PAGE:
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RE: alergy to cobalt dichloride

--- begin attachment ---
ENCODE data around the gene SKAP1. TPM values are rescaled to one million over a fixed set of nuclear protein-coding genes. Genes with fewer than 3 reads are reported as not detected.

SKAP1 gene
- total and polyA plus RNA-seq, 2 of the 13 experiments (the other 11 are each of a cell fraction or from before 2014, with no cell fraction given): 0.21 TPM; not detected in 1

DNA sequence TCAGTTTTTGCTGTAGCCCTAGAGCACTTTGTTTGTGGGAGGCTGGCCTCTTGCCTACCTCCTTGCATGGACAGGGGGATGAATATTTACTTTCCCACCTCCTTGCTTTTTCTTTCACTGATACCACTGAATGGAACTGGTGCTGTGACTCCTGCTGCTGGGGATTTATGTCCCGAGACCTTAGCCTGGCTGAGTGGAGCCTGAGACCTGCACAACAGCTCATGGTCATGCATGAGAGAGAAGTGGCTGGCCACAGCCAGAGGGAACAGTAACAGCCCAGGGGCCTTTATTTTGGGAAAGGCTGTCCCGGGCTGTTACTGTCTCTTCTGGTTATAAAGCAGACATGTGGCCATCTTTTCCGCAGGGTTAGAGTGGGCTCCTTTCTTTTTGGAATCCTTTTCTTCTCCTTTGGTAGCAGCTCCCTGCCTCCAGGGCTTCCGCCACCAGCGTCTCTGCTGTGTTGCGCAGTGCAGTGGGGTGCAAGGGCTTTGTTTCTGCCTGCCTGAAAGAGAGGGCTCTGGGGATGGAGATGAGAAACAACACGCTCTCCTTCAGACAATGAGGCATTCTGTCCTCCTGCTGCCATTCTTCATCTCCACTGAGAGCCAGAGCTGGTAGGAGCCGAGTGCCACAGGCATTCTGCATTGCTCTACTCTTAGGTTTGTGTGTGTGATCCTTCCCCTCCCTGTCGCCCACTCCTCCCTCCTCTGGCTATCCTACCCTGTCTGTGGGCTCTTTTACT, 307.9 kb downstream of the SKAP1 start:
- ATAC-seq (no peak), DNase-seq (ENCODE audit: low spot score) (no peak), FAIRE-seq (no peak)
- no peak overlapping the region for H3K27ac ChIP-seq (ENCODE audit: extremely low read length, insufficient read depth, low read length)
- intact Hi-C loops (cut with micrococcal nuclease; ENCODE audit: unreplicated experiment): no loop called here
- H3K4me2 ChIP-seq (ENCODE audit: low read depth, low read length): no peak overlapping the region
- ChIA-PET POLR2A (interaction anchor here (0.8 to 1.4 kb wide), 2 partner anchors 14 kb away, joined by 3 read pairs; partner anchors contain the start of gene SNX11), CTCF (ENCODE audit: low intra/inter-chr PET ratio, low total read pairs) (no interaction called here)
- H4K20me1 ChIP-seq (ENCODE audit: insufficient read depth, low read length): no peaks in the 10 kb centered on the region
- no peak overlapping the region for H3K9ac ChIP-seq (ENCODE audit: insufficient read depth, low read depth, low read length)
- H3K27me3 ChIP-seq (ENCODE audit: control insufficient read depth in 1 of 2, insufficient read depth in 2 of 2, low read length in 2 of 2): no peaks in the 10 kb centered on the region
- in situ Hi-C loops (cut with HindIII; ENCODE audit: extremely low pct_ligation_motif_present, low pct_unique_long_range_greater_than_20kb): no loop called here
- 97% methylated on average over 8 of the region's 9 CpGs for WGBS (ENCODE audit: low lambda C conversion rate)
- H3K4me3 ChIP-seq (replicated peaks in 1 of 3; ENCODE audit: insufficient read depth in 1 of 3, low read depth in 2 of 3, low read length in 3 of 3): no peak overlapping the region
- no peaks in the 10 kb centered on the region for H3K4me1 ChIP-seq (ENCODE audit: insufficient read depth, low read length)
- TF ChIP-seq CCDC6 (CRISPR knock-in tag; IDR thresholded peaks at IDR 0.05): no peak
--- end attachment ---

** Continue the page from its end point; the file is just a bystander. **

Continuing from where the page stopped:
EcoColors Message Board
159 Subject: RE: alergy to cobalt dichloride Posted by:
Thu, May 02, 2002
11:52 PM